Sativex is presently in Phase III (advanced) FDA clinical trials for the ultimate purpose of being marketed in the U.S. for treatment of cancer pain. Sativex is currently being used in Canada, New Zealand, the UK and seven other European nations to relieve symptoms of multiple sclerosis (MS).
The FDA has not approved any cannabis-related drug since Marinol and the lesser-known Cesamet in 1985. Both were originally created specifically to treat chemotherapy-related nausea. In the last 25-plus years, Marinol and Cesamet have been approved for treatment of other maladies such as AIDS. The difference between those drugs and Sativex is that Sativex is derived directly from the natural cannabis plant and not synthetically manufactured.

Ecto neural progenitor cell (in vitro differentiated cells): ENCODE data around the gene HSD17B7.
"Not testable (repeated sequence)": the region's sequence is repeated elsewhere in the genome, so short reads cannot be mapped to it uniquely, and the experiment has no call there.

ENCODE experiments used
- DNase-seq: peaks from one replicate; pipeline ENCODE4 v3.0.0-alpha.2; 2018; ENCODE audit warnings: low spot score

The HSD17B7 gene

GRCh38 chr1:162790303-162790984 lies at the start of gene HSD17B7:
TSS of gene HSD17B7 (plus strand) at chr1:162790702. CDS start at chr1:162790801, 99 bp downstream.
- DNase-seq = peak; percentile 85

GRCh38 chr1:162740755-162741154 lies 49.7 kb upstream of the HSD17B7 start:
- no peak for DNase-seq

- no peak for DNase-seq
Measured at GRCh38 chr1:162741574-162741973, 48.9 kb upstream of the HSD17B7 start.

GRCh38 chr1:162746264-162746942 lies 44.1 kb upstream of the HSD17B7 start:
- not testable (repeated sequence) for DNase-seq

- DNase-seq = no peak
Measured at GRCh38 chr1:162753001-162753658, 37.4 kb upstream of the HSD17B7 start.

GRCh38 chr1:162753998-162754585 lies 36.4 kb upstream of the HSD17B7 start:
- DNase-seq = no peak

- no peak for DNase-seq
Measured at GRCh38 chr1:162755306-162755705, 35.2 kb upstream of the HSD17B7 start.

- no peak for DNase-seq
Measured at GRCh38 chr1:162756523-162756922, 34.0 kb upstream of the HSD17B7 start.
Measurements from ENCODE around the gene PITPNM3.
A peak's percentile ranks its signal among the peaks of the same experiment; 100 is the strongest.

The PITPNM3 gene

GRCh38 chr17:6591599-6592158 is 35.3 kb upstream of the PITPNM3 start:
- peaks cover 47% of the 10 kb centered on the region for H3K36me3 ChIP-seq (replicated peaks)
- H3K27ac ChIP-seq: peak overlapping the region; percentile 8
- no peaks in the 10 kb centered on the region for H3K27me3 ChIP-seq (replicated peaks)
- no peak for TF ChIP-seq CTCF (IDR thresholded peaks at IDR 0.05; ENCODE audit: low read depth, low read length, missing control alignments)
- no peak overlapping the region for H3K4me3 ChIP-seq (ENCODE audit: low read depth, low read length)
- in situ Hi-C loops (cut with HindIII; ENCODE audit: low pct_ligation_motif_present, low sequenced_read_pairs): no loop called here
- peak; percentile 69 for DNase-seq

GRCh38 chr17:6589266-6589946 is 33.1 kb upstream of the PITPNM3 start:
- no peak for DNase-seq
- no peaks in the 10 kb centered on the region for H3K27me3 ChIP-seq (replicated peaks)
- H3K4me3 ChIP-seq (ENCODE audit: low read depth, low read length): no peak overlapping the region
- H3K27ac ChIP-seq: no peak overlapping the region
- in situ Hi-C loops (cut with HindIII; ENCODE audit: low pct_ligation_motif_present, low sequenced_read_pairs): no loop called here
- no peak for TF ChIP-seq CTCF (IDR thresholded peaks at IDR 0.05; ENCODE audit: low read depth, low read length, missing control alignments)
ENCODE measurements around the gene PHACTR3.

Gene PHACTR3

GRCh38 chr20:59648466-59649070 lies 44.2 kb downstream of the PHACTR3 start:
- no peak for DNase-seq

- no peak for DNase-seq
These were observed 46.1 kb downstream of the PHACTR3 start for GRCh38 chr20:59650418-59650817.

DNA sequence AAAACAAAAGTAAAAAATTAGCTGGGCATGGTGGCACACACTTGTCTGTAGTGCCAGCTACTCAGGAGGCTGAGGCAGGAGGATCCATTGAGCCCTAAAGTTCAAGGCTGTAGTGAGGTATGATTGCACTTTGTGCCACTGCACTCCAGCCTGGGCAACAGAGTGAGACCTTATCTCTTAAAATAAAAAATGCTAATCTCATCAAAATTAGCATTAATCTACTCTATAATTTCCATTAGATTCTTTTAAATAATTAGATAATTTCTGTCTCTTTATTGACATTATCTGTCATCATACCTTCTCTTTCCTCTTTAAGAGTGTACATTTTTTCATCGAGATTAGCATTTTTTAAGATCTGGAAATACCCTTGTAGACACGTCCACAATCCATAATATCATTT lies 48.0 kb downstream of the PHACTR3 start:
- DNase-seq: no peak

The AP reports that American MS patients and their physicians generally appear to be on board with getting Sativex on the market for MS treatment as well. Additionally, the National Multiple Sclerosis Society is sponsoring their own study being conducted by UC-Davis that will compare the use of Marinol versus smoked cannabis in the alleviation of excruciating MS-related muscle spasms.
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